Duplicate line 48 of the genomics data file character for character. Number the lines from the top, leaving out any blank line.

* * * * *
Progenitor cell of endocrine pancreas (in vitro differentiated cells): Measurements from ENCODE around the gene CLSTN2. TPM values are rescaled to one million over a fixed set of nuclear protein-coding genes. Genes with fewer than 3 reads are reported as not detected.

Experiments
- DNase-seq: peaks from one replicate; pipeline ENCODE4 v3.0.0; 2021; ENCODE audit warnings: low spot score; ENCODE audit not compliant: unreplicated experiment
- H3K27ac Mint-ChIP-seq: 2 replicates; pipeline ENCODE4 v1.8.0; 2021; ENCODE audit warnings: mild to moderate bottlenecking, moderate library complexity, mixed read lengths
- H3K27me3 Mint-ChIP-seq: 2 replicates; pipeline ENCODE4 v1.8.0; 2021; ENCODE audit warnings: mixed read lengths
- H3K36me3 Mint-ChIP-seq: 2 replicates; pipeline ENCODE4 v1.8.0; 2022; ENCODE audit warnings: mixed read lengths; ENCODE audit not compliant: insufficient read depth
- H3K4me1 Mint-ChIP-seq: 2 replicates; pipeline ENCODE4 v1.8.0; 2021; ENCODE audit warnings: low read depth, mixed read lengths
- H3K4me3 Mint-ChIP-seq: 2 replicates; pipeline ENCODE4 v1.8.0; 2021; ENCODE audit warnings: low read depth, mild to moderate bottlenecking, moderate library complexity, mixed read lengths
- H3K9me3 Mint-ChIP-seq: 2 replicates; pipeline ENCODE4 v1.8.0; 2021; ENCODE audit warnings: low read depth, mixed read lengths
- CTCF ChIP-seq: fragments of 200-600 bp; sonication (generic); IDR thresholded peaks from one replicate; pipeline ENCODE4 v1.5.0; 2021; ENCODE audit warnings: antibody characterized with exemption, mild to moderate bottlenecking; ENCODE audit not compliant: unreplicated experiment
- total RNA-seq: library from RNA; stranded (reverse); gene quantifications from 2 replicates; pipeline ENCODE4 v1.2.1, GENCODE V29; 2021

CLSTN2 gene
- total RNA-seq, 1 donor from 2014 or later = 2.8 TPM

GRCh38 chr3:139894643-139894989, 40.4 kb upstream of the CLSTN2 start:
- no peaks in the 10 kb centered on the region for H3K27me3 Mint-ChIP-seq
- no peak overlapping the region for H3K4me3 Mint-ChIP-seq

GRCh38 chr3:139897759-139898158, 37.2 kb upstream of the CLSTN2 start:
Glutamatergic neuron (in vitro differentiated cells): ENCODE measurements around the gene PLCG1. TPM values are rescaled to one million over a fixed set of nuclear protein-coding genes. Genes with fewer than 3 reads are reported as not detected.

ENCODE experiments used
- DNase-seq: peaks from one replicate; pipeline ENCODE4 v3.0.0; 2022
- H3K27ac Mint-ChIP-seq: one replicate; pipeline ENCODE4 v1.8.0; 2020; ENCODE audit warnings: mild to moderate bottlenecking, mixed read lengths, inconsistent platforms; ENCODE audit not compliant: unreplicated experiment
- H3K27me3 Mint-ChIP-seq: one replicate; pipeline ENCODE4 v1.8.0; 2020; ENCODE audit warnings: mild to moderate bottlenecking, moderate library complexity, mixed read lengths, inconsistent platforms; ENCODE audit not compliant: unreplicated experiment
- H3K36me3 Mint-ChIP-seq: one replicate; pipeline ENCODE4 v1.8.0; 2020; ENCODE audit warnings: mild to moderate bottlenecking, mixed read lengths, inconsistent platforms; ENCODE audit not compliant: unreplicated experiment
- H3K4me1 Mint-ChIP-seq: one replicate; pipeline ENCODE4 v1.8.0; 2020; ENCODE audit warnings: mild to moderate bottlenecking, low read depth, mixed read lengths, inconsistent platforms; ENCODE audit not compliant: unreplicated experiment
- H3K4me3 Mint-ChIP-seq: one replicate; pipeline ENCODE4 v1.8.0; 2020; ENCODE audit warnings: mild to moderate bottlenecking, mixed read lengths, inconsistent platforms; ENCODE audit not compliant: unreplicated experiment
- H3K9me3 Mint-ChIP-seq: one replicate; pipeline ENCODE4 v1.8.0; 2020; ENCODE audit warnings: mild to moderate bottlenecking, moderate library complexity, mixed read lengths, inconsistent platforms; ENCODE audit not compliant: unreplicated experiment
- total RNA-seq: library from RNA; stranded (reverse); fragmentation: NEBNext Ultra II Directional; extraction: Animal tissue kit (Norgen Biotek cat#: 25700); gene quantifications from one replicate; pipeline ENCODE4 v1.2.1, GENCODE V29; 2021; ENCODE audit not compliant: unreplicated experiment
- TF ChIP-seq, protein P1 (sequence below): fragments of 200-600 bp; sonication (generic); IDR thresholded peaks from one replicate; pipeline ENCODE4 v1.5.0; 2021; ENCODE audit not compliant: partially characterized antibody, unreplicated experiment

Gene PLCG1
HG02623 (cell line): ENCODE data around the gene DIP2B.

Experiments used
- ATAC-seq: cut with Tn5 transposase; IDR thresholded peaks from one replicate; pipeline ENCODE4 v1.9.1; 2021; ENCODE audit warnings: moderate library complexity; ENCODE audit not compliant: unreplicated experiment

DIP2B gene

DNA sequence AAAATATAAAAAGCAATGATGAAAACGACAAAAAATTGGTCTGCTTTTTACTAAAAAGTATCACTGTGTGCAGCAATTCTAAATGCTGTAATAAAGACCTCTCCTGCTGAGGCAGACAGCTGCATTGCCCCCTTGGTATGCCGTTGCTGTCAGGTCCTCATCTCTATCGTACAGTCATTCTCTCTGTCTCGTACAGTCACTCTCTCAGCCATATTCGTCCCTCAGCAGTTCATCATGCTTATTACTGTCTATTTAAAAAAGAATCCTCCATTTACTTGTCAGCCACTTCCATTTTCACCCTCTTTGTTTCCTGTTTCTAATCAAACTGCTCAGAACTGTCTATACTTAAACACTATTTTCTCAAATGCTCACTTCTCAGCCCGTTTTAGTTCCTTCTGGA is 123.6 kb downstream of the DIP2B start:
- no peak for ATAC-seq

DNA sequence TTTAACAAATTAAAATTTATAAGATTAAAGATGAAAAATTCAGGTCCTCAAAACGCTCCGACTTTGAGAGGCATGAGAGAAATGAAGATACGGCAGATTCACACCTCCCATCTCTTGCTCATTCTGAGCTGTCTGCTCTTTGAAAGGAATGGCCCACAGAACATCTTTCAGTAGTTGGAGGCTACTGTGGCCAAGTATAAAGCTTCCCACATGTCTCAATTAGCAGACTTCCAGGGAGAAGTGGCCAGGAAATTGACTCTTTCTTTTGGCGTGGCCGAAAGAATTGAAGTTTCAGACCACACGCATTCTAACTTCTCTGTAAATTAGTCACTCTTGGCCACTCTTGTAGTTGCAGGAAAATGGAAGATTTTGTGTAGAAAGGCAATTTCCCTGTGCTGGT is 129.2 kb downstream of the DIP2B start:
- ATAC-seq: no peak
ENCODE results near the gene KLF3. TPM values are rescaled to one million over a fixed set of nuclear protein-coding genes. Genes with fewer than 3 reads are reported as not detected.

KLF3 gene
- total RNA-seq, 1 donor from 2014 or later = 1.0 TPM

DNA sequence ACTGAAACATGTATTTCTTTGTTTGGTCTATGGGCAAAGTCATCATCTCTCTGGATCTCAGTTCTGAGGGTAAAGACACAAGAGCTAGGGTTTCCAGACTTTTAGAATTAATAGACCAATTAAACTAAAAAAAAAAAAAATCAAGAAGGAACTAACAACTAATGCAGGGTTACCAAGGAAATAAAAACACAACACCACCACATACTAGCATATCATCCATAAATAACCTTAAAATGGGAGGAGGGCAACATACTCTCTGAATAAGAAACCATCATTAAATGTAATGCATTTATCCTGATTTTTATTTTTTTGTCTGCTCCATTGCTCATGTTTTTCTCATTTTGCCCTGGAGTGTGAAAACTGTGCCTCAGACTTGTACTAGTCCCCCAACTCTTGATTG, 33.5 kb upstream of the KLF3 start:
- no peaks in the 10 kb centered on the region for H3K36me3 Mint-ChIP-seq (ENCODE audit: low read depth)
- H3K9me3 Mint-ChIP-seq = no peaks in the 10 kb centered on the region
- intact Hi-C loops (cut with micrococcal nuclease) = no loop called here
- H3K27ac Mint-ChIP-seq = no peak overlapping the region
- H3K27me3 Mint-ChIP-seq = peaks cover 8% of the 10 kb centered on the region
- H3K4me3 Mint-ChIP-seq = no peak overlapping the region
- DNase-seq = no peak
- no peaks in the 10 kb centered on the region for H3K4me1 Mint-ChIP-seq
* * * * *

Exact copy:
- DNase-seq = no peak